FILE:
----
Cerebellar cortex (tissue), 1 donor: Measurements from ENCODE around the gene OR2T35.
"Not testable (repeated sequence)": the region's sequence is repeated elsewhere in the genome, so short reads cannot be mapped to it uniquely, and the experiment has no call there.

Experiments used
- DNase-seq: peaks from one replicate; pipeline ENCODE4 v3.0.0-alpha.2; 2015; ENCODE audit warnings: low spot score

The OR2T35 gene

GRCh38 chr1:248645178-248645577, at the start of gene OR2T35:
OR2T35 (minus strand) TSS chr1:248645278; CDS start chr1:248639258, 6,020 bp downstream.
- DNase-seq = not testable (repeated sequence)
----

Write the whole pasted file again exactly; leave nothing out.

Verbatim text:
Cerebellar cortex (tissue), 1 donor: Measurements from ENCODE around the gene OR2T35.
"Not testable (repeated sequence)": the region's sequence is repeated elsewhere in the genome, so short reads cannot be mapped to it uniquely, and the experiment has no call there.

Experiments used
- DNase-seq: peaks from one replicate; pipeline ENCODE4 v3.0.0-alpha.2; 2015; ENCODE audit warnings: low spot score

The OR2T35 gene

GRCh38 chr1:248645178-248645577, at the start of gene OR2T35:
OR2T35 (minus strand) TSS chr1:248645278; CDS start chr1:248639258, 6,020 bp downstream.
- DNase-seq = not testable (repeated sequence)